Warner Bros. Pictures has had an off-and-on-again relationship with Akira for over a decade now. The original Japanese manga ran from 1982-1990, with an anime feature film adaptation in 1988. Akira depicts a world devastated by WWIII, and a rebuilt Neo Tokyo that falls into further apocalyptic chaos when testing on some “gifted” individuals goes awry.
A live-action U.S. remake has been in development hell seemingly forever, with a slew of potential directors (The Hughes Brothers, Jaume Collet-Serra, Christopher Nolan, George Miller), stars (Zac Efron, James Franco, Keanu Reeves, Garrett Hedlund), and writers (Steve Kloves, Jonathan Nolan) coming and going from the project, and consistent news updates that the project is greenlit, then dead, then back on again. The most recent development in the ongoing saga of the Akira remake is that Justin Lin (Fast & Furious, Star Trek Beyond) is being courted by WB to direct the film, likely the script by Marco J. Ramirez (Daredevil).
Bloody Disgusting has now unearthed some fantastic concept art that Ruairi Robinson shared back in 2014 from an abandoned version of Akira. The images depict Chris Evans (yes, Captain America himself) as the protagonist, Kaneda, and Joseph Gordon-Levitt as his telekinetic frienemy, Tetsuo. There are also plenty of images of pre- and post-apocalyptic Neo Tokyo, as well as some great storyboards on Robinson’s site with Akira on his throne – a plot beat noticeably absent from the animated film.
You can check out some of that Akira artwork, below:
While it’s a little odd that some of these Akira illustrations are essentially painted recreations of an already fully animated film, they’re no doubt enticing imagery for some fans – hinting at what a live-action remake could bring to the table, in terms of visuals alone.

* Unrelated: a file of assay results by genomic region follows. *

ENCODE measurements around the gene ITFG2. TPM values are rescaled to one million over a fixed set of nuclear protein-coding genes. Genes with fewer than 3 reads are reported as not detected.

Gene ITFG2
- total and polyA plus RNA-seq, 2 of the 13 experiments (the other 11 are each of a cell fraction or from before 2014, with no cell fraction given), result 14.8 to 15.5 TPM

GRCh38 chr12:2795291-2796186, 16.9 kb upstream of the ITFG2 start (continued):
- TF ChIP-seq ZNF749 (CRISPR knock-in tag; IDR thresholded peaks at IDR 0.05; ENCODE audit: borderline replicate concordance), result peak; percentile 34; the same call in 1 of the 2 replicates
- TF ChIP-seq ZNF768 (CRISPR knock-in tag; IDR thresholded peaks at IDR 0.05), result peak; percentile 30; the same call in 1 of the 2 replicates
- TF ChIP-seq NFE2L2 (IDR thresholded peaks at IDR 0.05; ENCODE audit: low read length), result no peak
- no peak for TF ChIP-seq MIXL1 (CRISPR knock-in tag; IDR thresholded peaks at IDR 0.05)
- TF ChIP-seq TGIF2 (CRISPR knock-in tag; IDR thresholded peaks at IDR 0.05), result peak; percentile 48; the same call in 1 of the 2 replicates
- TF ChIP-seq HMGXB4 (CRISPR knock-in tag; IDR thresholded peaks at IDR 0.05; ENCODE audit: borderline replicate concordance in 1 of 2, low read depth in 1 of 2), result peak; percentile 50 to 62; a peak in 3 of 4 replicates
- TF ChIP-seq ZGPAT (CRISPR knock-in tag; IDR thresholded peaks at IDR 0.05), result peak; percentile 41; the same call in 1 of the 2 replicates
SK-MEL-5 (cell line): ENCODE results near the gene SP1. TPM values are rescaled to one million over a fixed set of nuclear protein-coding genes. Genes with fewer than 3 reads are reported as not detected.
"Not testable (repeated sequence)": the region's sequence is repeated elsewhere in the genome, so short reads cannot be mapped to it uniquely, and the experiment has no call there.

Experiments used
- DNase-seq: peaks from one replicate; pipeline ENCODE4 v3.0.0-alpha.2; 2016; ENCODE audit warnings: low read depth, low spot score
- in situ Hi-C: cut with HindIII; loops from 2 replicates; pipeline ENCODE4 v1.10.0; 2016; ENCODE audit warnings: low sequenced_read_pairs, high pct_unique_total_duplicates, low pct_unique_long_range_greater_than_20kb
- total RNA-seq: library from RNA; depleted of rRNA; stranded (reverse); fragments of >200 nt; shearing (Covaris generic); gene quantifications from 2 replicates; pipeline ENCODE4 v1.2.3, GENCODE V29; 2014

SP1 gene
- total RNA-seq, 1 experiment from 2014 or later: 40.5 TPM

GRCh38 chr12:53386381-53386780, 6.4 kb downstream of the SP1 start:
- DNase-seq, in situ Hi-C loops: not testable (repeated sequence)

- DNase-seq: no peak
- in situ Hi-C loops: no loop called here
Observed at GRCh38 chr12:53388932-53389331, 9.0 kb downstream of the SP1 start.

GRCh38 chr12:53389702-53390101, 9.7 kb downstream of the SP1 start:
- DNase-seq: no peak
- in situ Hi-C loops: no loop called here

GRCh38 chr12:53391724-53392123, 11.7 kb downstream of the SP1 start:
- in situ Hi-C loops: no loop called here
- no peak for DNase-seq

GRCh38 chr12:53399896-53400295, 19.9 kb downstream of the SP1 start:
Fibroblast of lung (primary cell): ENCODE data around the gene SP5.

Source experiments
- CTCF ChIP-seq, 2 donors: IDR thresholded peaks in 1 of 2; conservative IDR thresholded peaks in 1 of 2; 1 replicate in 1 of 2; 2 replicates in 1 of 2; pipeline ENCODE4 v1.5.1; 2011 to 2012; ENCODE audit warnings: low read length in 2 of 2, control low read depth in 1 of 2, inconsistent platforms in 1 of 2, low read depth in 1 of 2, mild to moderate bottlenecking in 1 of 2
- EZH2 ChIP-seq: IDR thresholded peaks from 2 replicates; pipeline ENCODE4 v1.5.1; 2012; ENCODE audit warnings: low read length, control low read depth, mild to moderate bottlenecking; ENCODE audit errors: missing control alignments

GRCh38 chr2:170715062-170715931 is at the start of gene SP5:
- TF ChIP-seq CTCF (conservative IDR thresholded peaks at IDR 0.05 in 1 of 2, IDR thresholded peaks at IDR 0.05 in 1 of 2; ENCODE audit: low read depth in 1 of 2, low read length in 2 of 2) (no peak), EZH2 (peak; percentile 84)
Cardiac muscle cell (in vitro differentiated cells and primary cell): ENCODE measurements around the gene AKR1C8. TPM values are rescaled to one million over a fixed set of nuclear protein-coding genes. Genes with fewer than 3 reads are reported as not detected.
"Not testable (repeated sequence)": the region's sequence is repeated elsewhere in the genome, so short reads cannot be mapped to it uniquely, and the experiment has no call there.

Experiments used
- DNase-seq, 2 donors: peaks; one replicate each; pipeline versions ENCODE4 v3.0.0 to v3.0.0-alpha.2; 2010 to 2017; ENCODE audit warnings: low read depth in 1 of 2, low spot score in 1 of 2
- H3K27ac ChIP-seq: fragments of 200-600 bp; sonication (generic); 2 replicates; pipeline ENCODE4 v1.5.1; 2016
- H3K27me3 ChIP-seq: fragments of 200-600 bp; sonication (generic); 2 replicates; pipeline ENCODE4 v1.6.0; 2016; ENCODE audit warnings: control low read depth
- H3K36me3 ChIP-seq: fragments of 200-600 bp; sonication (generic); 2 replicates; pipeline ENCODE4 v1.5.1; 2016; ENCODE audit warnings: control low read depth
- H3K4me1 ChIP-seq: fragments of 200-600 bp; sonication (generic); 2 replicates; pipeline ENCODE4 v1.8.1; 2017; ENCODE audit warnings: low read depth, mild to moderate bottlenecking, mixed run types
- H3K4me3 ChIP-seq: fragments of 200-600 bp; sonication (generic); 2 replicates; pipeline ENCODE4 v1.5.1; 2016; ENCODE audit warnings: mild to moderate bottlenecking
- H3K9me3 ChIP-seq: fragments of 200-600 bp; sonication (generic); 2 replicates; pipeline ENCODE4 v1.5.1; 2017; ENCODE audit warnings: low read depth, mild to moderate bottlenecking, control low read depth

Even the beloved anime adaptation suffered from a severe abridgement of the original manga, necessitating the omission of the entire second half of the series due to time constraints. Fans of Akira aren’t remiss in their longing for another chance to get this property right, and the once-rumored live-action Akira movie trilogy might be a good way for that to happen. However, it’s easy to argue that an American remake of Akira in “Neo New York” instead of Tokyo is a misguided venture to begin with. “Whitewashing” is one thing, but appropriating the imagery of nuclear fallout that gave the original story such foreboding cultural weight is more than a little tone deaf in geo-political sensitivity.
With live-action anime/manga adaptations such as Ghost in the Shell and Death Note now in production, there’s once again a decent possibility that Akira will finally get a live-action makeover too. But how do you feel about an American remake of Akira? Would live action water down the animated imagery, or take it to the next level?
We’ll bring you more information on Akira as it becomes available.
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